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The Beautiful Mystery: A Chief Inspector…

The Beautiful Mystery: A Chief Inspector Gamache Novel (edition 2012)

by Louise Penny

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782None11,715 (4.02)192
Title:The Beautiful Mystery: A Chief Inspector Gamache Novel
Authors:Louise Penny
Info:Minotaur Books (2012), Edition: First Edition, Hardcover, 384 pages
Collections:police procedural, read in 2012, series
Tags:Canadian Literature, murder, mystery, locked room mystery, humor, suspense, contemporary literature, 2012

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The Beautiful Mystery by Louise Penny

2012 (11) 2013 (21) Armand Gamache (27) audio (7) audiobook (11) Canada (44) Canadian (15) Canadian author (6) crime (9) detective (6) ebook (8) fiction (68) Gamache (17) Gregorian Chant (9) Gregorian chants (26) Kindle (13) monasteries (10) monastery (36) monks (23) murder (24) music (12) mystery (171) police procedural (10) Quebec (50) read (8) read in 2012 (15) read in 2013 (9) religion (7) series (19) to-read (18)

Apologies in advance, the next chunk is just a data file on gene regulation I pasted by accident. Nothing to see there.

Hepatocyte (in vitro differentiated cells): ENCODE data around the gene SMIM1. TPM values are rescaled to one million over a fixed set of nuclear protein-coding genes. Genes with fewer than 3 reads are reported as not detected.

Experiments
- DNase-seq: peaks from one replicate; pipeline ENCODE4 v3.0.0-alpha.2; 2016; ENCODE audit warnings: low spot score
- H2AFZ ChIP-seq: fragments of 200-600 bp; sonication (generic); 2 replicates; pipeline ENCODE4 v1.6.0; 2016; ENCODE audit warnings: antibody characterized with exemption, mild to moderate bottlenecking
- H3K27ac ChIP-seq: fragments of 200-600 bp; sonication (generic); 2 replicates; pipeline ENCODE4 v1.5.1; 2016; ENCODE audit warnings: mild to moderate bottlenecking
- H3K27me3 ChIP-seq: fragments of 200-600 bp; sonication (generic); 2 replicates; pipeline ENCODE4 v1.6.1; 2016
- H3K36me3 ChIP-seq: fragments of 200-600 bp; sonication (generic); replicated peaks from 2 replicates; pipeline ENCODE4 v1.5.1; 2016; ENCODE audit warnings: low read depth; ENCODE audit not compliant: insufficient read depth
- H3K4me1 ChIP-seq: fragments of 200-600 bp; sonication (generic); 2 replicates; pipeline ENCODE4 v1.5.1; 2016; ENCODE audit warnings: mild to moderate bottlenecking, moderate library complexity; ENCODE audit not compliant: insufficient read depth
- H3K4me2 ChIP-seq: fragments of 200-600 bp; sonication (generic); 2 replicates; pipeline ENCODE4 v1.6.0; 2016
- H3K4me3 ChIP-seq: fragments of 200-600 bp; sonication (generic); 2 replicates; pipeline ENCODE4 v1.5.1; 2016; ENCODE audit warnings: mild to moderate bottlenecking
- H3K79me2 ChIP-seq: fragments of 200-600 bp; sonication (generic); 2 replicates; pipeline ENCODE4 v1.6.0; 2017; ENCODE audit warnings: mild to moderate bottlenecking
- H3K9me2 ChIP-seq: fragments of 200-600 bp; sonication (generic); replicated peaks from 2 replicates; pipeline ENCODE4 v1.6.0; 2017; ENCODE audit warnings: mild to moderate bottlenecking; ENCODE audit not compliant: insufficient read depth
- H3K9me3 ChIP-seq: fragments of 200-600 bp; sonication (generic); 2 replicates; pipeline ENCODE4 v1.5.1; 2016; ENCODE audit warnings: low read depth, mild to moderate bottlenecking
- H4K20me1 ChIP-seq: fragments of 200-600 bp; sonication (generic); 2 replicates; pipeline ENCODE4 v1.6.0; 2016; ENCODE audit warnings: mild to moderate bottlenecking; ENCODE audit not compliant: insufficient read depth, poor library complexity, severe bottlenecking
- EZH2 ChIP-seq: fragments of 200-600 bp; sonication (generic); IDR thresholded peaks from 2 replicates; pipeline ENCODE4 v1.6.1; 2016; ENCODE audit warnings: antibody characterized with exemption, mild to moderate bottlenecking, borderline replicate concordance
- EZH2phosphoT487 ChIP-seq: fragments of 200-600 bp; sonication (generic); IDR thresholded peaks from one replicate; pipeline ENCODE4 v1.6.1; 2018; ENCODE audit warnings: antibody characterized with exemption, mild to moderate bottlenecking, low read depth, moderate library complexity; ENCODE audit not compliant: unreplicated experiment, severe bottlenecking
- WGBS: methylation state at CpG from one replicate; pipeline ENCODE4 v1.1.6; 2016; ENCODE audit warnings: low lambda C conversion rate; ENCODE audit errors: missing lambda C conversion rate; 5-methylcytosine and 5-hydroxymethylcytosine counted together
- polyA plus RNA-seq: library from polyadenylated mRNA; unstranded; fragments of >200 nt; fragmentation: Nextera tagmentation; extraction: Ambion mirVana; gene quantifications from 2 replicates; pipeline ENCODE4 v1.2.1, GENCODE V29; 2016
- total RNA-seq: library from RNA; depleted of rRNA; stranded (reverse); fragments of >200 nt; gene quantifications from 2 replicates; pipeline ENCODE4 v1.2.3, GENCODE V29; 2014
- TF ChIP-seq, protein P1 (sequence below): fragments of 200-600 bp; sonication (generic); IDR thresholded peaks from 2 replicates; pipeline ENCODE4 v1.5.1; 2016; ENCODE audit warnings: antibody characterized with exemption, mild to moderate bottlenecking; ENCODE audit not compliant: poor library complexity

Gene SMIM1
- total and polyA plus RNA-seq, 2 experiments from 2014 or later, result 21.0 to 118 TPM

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Showing 1-5 of 82 (next | show all)
  Bruno_Estigarribia | Mar 31, 2014 |
I've been on a Louise Penny marathon the past few weeks, but found this to be the least engaging of the three books I read in the Gamache series. Interesting concept but it did not really hold my interest. The monastery setting was described way too many times, the interactions between Gamache and Franceour were not very believable and still left the reader hanging, and the suggestion that the resident monks had been exiled because of sexual misconduct seemed contrived. The part of the story relating to the relationship between Jean-Guy and Anna was also weak. I read it to ensure I didn't miss any links from previous and later books in the series, but overall was disappointed. ( )
  Jcambridge | Mar 28, 2014 |
“That was what Gamache and his team did. They sieved for that often tiny event. A word. A look. A slight. That final wound that released the monster. Something had made a man into a murderer. Had made a monk into a murderer, surely a longer journey than most.” (Ch 10)